But perhaps, you might retort, I am indulging in an overly romantic image of translation. Consider two ways in which one might raise such an objection, one linguistic and political, the other theological. First, one might argue that translation is simply becoming irrelevant, in much the same way, and for the same reason (so the claim goes), that the teaching of foreign languages is becoming irrelevant. We can do without learning foreign languages and without the effort of translation because computers can handle all of this for us. We don’t need translators, we don’t need translations—we just need Google Translate.

It is certainly the case that software programs like Google Translate have made great strides in recent years and are likely to improve even further. My wife teaches German, and every semester she is certain to catch at least one student using Google Translate to cheat on homework. Sometimes she catches them because the program’s translation is too bad; but more often than not, it is because the translation is too good. When a first-semester German student produces sentences that correctly use the subjunctive, one knows that something is amiss. Clearly programs like these have tremendous utility, whether for getting a rough sense of a text or document, for travel and tourism, or for other ordinary uses.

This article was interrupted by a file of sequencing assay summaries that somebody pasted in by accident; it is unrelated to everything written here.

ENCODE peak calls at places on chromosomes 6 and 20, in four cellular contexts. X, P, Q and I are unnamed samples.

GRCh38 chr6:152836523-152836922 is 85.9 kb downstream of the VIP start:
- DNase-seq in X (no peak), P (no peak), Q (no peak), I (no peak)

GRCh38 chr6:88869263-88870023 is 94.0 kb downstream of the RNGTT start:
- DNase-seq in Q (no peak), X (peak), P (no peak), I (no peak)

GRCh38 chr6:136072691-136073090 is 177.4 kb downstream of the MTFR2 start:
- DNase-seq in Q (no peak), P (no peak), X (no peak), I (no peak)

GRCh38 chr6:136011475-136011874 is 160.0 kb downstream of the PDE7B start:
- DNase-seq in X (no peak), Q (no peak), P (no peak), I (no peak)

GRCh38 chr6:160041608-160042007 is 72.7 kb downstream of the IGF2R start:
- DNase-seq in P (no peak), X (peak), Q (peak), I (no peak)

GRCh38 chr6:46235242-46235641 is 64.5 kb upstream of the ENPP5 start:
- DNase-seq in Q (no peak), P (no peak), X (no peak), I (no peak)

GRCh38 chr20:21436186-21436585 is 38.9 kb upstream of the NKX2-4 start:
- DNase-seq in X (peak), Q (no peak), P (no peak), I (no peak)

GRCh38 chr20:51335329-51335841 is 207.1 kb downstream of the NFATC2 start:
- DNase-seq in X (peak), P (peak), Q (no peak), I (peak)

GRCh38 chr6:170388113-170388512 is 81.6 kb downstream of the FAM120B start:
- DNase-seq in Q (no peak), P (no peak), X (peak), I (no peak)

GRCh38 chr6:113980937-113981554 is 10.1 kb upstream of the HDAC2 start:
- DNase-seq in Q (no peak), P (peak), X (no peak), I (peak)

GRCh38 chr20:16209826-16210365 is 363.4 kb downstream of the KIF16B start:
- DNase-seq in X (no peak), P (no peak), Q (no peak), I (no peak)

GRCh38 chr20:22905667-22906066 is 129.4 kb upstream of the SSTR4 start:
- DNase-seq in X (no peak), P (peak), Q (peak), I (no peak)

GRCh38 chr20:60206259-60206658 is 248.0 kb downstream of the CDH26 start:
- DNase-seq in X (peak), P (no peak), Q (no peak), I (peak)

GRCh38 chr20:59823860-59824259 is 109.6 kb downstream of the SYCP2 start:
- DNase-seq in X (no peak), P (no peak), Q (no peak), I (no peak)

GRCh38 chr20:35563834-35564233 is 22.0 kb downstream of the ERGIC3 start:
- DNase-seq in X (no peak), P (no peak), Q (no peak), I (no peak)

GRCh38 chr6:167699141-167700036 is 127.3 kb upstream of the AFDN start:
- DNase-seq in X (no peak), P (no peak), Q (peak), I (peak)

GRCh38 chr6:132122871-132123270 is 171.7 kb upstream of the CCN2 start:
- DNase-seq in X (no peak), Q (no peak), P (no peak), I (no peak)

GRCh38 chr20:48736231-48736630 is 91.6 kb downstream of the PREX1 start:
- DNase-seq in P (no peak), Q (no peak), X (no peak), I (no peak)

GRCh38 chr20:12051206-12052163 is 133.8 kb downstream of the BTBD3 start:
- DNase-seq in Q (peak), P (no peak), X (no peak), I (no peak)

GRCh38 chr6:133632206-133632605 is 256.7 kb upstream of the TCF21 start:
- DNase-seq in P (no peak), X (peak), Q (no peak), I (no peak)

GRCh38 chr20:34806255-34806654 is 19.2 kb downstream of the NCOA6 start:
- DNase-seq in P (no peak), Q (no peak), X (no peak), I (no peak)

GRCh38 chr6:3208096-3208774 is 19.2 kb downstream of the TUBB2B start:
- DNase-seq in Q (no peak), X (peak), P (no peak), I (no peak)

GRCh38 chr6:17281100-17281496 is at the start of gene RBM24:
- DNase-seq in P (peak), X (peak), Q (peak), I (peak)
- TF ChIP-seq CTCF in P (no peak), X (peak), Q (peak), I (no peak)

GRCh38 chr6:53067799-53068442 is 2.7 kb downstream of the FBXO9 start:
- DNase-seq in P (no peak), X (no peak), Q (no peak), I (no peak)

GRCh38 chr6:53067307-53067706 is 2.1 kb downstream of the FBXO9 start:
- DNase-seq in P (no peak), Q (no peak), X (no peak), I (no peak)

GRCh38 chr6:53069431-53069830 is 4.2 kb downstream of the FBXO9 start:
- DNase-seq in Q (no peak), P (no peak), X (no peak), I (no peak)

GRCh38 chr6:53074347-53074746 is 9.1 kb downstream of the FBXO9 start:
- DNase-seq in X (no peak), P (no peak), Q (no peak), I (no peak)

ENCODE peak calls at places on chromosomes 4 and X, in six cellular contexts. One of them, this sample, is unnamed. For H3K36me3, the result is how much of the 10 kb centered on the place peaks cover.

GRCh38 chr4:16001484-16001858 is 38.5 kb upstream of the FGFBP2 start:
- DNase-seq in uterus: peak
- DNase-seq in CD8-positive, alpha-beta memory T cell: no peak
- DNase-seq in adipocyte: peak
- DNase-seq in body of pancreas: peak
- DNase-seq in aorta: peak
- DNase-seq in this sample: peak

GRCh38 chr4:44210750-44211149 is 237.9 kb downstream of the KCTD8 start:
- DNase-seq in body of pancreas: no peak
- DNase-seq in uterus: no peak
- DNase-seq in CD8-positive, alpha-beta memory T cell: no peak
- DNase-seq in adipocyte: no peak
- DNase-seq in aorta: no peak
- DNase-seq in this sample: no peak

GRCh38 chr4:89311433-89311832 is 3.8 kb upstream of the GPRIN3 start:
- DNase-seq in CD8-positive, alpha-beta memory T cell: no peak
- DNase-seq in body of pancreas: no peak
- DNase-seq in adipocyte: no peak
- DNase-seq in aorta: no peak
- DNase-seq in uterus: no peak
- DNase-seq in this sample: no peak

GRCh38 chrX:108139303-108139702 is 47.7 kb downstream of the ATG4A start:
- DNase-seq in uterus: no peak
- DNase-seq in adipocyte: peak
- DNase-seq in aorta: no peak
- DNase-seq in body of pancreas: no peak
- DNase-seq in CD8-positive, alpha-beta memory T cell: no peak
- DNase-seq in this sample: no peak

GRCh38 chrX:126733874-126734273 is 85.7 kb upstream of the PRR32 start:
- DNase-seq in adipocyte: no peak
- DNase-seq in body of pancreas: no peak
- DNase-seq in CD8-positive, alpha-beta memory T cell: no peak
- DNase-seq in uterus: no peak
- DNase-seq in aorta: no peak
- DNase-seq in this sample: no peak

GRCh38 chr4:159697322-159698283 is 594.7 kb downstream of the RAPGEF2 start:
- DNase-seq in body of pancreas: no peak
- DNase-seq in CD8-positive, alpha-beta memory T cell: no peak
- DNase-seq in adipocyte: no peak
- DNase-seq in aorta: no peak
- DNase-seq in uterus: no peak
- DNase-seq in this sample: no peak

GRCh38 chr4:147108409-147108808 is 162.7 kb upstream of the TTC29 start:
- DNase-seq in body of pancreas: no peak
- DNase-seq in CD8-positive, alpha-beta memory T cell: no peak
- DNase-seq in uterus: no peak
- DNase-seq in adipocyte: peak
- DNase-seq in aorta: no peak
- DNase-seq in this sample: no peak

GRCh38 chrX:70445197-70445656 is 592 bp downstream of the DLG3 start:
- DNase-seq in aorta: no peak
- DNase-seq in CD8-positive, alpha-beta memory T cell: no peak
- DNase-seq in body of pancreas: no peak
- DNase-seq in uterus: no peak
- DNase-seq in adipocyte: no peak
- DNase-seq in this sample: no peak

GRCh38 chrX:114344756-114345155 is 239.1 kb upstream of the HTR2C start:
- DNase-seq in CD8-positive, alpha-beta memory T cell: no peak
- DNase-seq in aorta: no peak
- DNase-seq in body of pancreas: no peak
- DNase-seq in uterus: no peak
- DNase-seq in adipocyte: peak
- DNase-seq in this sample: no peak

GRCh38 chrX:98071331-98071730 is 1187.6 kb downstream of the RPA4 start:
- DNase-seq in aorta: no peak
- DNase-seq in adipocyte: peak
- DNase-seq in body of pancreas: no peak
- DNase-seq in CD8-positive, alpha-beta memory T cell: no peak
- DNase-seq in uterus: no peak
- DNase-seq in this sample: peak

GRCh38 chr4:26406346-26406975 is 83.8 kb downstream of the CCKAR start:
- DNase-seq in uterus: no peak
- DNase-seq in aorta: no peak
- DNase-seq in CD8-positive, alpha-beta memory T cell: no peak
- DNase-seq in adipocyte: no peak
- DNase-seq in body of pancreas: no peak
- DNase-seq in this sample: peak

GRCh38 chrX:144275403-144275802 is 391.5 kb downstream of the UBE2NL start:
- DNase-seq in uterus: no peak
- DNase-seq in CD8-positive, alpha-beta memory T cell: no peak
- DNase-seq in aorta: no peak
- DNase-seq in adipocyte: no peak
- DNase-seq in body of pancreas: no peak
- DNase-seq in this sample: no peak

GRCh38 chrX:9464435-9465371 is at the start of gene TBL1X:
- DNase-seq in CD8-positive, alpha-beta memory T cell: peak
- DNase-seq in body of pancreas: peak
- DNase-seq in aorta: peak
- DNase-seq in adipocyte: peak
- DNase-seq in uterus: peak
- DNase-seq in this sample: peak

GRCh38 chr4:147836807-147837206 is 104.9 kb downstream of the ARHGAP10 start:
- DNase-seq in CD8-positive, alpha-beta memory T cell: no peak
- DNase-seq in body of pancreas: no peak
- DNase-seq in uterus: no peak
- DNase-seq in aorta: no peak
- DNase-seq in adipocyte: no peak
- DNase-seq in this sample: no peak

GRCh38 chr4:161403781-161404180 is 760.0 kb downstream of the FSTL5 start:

Still, if we recall the Tower of Babel, we might pause for just a moment. For Google Translate represents in some sense the aspiration to overcome Babel’s consequences. “Come, let us go down, and there confuse their language,” says the Lord, “that they may not understand one another’s speech.” And he “scattered them abroad from there over the face of all the earth.” Unchastened, however, Google Translate says, “Let us ensure that they all understand one another’s speech, that confusion may vanish.” There is something almost uncanny in the way that software like Google Translate strives almost perfectly to undo the effects of Babel. One would not for that reason want to condemn online translators, which surely have their uses; but perhaps one might hesitate before the hubristic notion that they could entirely remove obstacles to mutual human understanding or make the hard work and effort required for its achievement obsolete.